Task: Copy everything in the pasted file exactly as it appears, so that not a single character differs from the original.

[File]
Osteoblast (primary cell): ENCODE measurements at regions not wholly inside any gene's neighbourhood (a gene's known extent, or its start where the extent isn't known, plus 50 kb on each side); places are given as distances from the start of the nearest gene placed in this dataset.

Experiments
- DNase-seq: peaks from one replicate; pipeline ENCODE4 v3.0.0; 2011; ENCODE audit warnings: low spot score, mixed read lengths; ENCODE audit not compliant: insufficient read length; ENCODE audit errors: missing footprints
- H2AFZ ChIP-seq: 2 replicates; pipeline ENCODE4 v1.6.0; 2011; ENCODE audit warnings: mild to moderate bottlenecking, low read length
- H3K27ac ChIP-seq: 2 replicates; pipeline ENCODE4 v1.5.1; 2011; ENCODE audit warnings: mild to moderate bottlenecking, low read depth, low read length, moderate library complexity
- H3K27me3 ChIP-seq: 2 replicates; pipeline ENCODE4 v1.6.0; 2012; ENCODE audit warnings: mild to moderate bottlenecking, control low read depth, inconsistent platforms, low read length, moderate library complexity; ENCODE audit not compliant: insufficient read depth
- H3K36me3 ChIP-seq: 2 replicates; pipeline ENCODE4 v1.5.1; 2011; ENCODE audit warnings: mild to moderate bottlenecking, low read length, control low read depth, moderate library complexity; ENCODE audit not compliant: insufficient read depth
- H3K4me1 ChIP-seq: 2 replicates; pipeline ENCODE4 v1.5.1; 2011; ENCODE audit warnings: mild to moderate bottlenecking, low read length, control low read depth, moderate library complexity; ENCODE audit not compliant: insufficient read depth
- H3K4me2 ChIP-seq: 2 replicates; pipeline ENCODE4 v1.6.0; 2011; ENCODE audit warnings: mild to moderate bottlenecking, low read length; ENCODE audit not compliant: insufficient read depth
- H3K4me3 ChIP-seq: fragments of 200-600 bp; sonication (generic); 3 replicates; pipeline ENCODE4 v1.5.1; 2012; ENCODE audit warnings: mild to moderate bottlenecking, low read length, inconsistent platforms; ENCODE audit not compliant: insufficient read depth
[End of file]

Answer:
Osteoblast (primary cell): ENCODE measurements at regions not wholly inside any gene's neighbourhood (a gene's known extent, or its start where the extent isn't known, plus 50 kb on each side); places are given as distances from the start of the nearest gene placed in this dataset.

Experiments
- DNase-seq: peaks from one replicate; pipeline ENCODE4 v3.0.0; 2011; ENCODE audit warnings: low spot score, mixed read lengths; ENCODE audit not compliant: insufficient read length; ENCODE audit errors: missing footprints
- H2AFZ ChIP-seq: 2 replicates; pipeline ENCODE4 v1.6.0; 2011; ENCODE audit warnings: mild to moderate bottlenecking, low read length
- H3K27ac ChIP-seq: 2 replicates; pipeline ENCODE4 v1.5.1; 2011; ENCODE audit warnings: mild to moderate bottlenecking, low read depth, low read length, moderate library complexity
- H3K27me3 ChIP-seq: 2 replicates; pipeline ENCODE4 v1.6.0; 2012; ENCODE audit warnings: mild to moderate bottlenecking, control low read depth, inconsistent platforms, low read length, moderate library complexity; ENCODE audit not compliant: insufficient read depth
- H3K36me3 ChIP-seq: 2 replicates; pipeline ENCODE4 v1.5.1; 2011; ENCODE audit warnings: mild to moderate bottlenecking, low read length, control low read depth, moderate library complexity; ENCODE audit not compliant: insufficient read depth
- H3K4me1 ChIP-seq: 2 replicates; pipeline ENCODE4 v1.5.1; 2011; ENCODE audit warnings: mild to moderate bottlenecking, low read length, control low read depth, moderate library complexity; ENCODE audit not compliant: insufficient read depth
- H3K4me2 ChIP-seq: 2 replicates; pipeline ENCODE4 v1.6.0; 2011; ENCODE audit warnings: mild to moderate bottlenecking, low read length; ENCODE audit not compliant: insufficient read depth
- H3K4me3 ChIP-seq: fragments of 200-600 bp; sonication (generic); 3 replicates; pipeline ENCODE4 v1.5.1; 2012; ENCODE audit warnings: mild to moderate bottlenecking, low read length, inconsistent platforms; ENCODE audit not compliant: insufficient read depth